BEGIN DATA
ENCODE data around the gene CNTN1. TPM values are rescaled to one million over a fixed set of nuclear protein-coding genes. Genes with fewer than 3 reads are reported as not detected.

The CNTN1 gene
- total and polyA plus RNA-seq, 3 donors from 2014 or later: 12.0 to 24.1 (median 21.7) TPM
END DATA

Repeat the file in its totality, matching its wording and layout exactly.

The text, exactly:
ENCODE data around the gene CNTN1. TPM values are rescaled to one million over a fixed set of nuclear protein-coding genes. Genes with fewer than 3 reads are reported as not detected.

The CNTN1 gene
- total and polyA plus RNA-seq, 3 donors from 2014 or later: 12.0 to 24.1 (median 21.7) TPM